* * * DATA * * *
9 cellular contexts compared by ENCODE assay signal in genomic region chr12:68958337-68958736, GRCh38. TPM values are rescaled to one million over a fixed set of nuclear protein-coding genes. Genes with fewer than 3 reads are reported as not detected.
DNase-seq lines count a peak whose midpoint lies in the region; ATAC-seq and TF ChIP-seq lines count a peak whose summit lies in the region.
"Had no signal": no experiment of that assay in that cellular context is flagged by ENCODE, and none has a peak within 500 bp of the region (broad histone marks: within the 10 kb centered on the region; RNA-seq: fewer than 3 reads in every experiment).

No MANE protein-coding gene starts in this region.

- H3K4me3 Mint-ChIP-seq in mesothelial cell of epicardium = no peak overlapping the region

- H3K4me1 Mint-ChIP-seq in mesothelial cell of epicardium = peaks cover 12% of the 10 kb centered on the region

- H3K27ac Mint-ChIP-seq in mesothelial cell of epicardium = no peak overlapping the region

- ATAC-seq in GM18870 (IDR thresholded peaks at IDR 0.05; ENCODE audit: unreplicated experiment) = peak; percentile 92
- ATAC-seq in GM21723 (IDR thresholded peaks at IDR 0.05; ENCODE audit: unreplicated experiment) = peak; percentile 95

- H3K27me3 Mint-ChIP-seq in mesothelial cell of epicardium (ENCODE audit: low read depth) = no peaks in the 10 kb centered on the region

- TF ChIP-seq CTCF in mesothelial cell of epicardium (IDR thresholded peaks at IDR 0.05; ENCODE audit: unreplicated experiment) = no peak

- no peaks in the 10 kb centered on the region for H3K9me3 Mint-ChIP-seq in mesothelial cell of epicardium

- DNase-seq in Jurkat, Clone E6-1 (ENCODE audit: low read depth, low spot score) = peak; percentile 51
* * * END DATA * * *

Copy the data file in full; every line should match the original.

9 cellular contexts compared by ENCODE assay signal in genomic region chr12:68958337-68958736, GRCh38. TPM values are rescaled to one million over a fixed set of nuclear protein-coding genes. Genes with fewer than 3 reads are reported as not detected.
DNase-seq lines count a peak whose midpoint lies in the region; ATAC-seq and TF ChIP-seq lines count a peak whose summit lies in the region.
"Had no signal": no experiment of that assay in that cellular context is flagged by ENCODE, and none has a peak within 500 bp of the region (broad histone marks: within the 10 kb centered on the region; RNA-seq: fewer than 3 reads in every experiment).

No MANE protein-coding gene starts in this region.

- H3K4me3 Mint-ChIP-seq in mesothelial cell of epicardium = no peak overlapping the region

- H3K4me1 Mint-ChIP-seq in mesothelial cell of epicardium = peaks cover 12% of the 10 kb centered on the region

- H3K27ac Mint-ChIP-seq in mesothelial cell of epicardium = no peak overlapping the region

- ATAC-seq in GM18870 (IDR thresholded peaks at IDR 0.05; ENCODE audit: unreplicated experiment) = peak; percentile 92
- ATAC-seq in GM21723 (IDR thresholded peaks at IDR 0.05; ENCODE audit: unreplicated experiment) = peak; percentile 95

- H3K27me3 Mint-ChIP-seq in mesothelial cell of epicardium (ENCODE audit: low read depth) = no peaks in the 10 kb centered on the region

- TF ChIP-seq CTCF in mesothelial cell of epicardium (IDR thresholded peaks at IDR 0.05; ENCODE audit: unreplicated experiment) = no peak

- no peaks in the 10 kb centered on the region for H3K9me3 Mint-ChIP-seq in mesothelial cell of epicardium

- DNase-seq in Jurkat, Clone E6-1 (ENCODE audit: low read depth, low spot score) = peak; percentile 51